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Old Sep 8, 2006, 10:45 AM   #21
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gadgetnut wrote:
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Here is a high ISO (1600)picture that could not be taken with image stabilzation alone. A flashwas not allowed at this event. Even if it was, a flash in this case is undesireable because it would wash out the colorful stage lighting. In this case a tripod and or image stabilization alone could not have taken this shot.
I agree completely. I don't think you could ever eliminate the need for high ISO settings. I think almost all digicams have higher ISO settings available now, including the cameras which also offer image stabilization. I don't think you'd ever have to pick one or the other. It's just some cameras have IS and some don't.
I think in the interests of clarification for the newbies reading this post, it is important to point out there is a difference between a camera having a high ISO setting and what its high ISO capability is. I normally refer to that as a camera's usable high ISO. I see a lot of cameras out there with high ISO, but when it comes to time to deliver, they just don't show up.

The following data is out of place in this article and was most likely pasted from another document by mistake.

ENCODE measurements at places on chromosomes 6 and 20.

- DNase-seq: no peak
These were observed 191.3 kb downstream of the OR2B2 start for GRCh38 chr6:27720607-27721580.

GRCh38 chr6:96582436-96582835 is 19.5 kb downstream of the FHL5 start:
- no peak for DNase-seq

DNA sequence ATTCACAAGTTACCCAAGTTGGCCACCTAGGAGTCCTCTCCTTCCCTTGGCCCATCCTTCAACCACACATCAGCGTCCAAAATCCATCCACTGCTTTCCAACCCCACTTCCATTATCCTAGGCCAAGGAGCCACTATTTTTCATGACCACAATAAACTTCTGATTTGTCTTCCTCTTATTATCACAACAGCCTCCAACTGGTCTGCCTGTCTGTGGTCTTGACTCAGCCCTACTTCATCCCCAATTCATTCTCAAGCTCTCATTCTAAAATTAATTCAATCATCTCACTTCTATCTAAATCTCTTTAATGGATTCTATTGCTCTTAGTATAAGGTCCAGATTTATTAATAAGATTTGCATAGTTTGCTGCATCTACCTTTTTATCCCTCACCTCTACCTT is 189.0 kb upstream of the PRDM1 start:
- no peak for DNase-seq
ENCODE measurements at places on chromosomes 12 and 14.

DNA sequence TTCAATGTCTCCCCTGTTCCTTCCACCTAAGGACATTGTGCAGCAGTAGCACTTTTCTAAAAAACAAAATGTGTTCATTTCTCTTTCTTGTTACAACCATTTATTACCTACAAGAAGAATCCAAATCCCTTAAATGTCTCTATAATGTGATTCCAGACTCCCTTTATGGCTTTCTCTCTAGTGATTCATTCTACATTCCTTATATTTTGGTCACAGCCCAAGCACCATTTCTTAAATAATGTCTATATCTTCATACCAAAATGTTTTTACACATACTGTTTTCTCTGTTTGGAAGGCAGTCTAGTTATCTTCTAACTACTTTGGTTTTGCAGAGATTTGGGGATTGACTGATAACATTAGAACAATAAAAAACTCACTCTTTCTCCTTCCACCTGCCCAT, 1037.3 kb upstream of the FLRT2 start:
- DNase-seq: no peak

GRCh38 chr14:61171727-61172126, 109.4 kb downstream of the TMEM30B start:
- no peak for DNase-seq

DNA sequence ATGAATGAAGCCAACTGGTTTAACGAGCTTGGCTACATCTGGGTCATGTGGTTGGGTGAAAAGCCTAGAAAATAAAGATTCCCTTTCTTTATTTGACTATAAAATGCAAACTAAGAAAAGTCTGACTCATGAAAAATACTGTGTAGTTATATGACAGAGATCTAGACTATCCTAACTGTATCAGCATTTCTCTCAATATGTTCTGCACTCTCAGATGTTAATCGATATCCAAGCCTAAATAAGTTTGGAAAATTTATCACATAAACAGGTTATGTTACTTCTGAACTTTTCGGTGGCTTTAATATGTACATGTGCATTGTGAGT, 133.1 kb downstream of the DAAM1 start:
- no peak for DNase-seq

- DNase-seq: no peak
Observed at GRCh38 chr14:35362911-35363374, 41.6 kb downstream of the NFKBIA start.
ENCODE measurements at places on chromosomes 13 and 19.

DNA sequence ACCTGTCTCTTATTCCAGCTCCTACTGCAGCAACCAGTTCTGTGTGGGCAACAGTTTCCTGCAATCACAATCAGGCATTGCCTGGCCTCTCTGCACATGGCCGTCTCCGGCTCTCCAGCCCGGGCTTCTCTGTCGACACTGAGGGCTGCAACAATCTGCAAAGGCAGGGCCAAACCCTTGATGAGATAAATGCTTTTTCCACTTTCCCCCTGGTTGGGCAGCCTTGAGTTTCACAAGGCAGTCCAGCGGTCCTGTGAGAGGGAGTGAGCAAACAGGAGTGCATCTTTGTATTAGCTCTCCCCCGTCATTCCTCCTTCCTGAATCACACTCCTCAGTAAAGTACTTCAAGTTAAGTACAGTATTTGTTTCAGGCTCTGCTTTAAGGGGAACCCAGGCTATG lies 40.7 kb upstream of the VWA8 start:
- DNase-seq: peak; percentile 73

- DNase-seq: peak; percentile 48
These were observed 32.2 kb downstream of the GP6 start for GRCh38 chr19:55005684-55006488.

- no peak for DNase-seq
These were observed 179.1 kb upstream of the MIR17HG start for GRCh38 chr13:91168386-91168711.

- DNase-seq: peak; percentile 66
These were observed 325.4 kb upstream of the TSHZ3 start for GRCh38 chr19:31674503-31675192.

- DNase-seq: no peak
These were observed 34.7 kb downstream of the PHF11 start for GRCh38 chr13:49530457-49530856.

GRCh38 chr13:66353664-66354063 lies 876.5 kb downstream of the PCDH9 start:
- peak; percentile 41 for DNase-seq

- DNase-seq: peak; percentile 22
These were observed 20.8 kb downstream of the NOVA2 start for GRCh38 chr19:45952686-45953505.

There are cases where you sometimes might wantto pick high "usable" ISO over IS because there may one or more otherfeatures sacrificed in order to get both. I didn't buy the F30 for High ISO alone. For example, theother "must have" feature I wanted that the F30 included was manual controls. That isnot a feature that is commonly found ona lot of compact cameras. There areexamples of other features like LCD resolution, lens quality and or capability, size, weight, intutitive controls, battery type, etc., etc. Let's not forget reliablity and repair availabilty. It is usually never as easy as saying this camera has both high ISO and IS, I think that's the one for me.

In all honesty, if I was looking at a point & shoot camera in a bigger size, I would seriously consider the Sony R1, because it has a sensor almost the size of a DSLR. It's drawbackis it lacksa long optical zoom and it is so expensive that you are better off with a DSLR. Therefore, I personally wouldn't buy it.A husband of a co-worker bought one and he is thrilled with it. When he needs more zoom, he adds ateleconvertor. For someone who wants DSLR likeimages, doesn't care about price, but just doesn't want a DSLR it is a good choice. It's just not for me.
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Old Sep 8, 2006, 11:03 AM   #22
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Well Maureen99 it looks like there aren't any ''easy'' decisions according to the comments above. :-)

I noticedyou said under $500 dollars for a camera. If you have that kind of money to spend as a first timer, thenafter viewing the posted photographs at varyingISO points it seems to me the Fujibrand is it, with the models listed above, although the 9000 (I believe) is more than your price point.

Again, to my eyes, it seems hard to fault the Fujis. I say this without knowing about images from other brands however.

Good luck onmaking a decision.
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Old Sep 8, 2006, 11:26 AM   #23
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Andrew Waters wrote: